Skin cancer is common but you can reduce your risk
Skin cancer is by far the most common type of cancer, but it is also highly preventable. The main cause is exposure to ultraviolet (UV) rays, which can be avoided by limiting your time in the sun or in tanning beds.
Summer is when our skin is exposed to more sunlight for longer periods of time as we enjoy the outdoors. But also beware of reflected sunlight from snow in the winter.
See tips at right for preventing skin cancer.
…and may be highly treatable if caught early.
There are several types of skin cancer:
- Basal cell and squamous cell account for the vast majority of skin cancers. They can often be found early, when they are likely to be easier to treat.
- Melanoma is less common than some other types of skin cancer, but it is more likely to grow and spread. There are also other skin cancers that are relatively rare.
The experts at New England Cancer Specialists will assess which type of skin cancer you have, and develop a treatment plan to achieve your best outcome.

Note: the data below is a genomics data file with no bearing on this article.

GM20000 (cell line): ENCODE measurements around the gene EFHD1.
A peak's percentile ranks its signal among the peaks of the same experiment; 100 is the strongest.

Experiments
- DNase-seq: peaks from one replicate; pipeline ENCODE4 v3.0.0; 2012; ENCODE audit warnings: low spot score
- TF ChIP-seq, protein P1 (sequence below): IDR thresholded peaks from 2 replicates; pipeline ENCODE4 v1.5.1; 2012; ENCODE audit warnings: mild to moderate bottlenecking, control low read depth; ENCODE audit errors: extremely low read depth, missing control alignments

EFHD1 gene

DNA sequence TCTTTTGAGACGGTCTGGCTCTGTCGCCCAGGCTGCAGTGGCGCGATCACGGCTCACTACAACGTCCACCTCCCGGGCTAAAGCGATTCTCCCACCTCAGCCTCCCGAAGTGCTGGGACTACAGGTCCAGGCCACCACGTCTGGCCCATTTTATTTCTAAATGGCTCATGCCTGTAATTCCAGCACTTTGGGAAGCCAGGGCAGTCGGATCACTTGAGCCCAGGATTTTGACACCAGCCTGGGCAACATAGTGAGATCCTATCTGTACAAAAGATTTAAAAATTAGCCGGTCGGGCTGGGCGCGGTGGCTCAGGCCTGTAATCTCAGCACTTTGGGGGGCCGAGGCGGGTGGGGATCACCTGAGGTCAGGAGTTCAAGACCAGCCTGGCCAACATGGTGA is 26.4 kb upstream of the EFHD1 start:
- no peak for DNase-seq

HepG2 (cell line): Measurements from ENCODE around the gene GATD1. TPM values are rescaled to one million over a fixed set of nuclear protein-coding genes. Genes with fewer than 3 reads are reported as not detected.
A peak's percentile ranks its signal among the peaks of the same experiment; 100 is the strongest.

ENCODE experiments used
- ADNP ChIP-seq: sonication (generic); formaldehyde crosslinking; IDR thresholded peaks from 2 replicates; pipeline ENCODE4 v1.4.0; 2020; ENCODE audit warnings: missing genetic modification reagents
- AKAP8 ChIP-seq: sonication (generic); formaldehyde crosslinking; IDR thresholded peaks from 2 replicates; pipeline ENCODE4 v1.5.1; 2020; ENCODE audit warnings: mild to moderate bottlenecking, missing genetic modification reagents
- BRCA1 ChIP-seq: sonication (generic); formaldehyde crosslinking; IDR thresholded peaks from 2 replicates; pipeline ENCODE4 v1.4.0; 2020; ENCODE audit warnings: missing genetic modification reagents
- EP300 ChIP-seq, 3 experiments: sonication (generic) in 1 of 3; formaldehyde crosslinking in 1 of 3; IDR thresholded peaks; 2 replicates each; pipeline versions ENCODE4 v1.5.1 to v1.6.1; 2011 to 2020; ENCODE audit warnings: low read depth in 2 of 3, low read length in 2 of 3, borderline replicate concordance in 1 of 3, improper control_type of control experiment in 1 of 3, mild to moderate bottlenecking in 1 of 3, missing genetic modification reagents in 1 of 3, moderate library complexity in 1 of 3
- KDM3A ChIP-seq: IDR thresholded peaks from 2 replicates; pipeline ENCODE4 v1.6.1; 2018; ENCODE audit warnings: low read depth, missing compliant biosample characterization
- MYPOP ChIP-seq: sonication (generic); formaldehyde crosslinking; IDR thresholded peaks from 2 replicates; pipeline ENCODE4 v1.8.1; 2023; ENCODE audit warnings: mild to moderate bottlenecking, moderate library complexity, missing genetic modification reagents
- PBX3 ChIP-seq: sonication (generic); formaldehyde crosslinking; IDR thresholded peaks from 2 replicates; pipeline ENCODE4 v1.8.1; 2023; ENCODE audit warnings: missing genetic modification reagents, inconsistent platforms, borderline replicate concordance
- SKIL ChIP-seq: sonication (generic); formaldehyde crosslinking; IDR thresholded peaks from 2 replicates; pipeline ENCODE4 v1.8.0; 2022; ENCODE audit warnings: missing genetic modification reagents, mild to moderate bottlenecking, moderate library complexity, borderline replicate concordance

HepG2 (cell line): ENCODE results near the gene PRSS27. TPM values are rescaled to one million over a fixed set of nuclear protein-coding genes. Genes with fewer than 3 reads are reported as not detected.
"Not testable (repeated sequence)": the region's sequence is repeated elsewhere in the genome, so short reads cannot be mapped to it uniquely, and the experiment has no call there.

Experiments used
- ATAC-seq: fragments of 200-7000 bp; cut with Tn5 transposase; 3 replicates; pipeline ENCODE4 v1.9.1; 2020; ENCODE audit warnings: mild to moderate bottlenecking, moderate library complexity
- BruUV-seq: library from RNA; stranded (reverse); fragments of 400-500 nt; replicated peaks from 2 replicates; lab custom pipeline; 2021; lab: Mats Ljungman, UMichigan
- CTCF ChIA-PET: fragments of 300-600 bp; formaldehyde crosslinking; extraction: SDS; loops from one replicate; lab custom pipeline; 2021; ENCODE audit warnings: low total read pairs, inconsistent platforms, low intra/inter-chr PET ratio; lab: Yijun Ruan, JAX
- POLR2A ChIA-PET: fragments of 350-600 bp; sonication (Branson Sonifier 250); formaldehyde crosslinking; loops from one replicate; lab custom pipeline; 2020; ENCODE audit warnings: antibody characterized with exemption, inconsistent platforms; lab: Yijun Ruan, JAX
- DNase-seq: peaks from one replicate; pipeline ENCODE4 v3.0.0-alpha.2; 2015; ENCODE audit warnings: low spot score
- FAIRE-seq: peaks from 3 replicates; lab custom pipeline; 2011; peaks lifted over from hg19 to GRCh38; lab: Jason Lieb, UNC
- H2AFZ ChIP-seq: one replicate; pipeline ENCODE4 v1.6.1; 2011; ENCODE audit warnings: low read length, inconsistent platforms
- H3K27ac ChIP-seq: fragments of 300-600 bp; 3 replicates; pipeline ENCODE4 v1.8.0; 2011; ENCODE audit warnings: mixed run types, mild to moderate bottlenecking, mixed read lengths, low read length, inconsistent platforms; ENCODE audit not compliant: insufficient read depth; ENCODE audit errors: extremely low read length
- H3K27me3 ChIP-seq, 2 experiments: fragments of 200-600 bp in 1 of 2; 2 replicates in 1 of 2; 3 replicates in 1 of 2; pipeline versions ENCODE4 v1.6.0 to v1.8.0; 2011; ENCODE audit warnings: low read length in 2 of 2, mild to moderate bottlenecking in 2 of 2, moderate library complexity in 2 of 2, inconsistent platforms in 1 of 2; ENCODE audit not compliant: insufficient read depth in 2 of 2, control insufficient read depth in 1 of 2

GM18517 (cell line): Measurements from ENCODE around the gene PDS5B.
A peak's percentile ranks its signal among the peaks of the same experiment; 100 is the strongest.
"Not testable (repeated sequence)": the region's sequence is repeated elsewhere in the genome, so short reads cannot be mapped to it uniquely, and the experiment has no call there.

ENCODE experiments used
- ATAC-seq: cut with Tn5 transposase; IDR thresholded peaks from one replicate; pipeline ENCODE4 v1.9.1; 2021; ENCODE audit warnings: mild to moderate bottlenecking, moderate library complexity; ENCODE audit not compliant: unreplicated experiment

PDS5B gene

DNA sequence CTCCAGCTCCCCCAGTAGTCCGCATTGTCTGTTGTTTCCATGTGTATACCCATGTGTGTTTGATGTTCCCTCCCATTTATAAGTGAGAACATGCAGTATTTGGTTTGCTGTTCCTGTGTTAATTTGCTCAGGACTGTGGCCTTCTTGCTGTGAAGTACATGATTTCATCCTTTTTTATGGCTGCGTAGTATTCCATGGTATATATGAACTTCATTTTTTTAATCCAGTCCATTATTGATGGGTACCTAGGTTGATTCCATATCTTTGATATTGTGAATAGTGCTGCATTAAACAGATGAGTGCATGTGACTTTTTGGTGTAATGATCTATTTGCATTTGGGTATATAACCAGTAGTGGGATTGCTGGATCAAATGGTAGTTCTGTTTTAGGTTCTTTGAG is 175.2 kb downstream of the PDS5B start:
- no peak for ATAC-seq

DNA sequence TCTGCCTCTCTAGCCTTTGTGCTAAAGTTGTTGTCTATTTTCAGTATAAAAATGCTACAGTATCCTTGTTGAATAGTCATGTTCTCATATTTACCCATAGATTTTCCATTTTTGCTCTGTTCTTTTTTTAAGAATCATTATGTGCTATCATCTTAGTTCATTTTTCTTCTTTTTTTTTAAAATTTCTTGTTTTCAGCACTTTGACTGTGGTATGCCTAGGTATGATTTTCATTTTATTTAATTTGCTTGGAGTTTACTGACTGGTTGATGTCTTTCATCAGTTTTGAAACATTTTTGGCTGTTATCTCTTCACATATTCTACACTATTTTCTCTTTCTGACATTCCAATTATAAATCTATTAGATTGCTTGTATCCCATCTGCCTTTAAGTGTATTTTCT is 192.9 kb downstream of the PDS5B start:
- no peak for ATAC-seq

Skin Cancer Prevention Tips
Our skin cancer specialist, Dr. John Winters, recommends:
Avoid the sun...
Remember that the UV rays of the sun still penetrate clouds, so continue to protect your skin even on cloudy days. Seek out shade when the sun's rays are strongest, generally between 10 am and 2 pm each day. You can find clothing with SPF, and wear hats with wide brims to protect your scalp and face. Use extra caution on boats, around the water, or at the beach, where the sun's rays reflect and intensify, increasing your risk of a sunburn.
...and tanning beds, too!
UV rays from tanning indoors are just as dangerous as exposure to the sun. We strongly urge you not to use tanning beds.
Use an SPF of at least 30 for sun protection. Make sure you find a product that offers broad spectrum protection (protection against UVA and UVB rays) and is water resistant. Apply sunscreen about 15 minutes before you go outside.
How much do you need to apply? An adult should use about 1 oz - the size of a shot glass. Be sure to reapply every two hours, or after swimming or excessive sweating.
More details on sunscreen can be found on the American Academy of Dermatology website, here.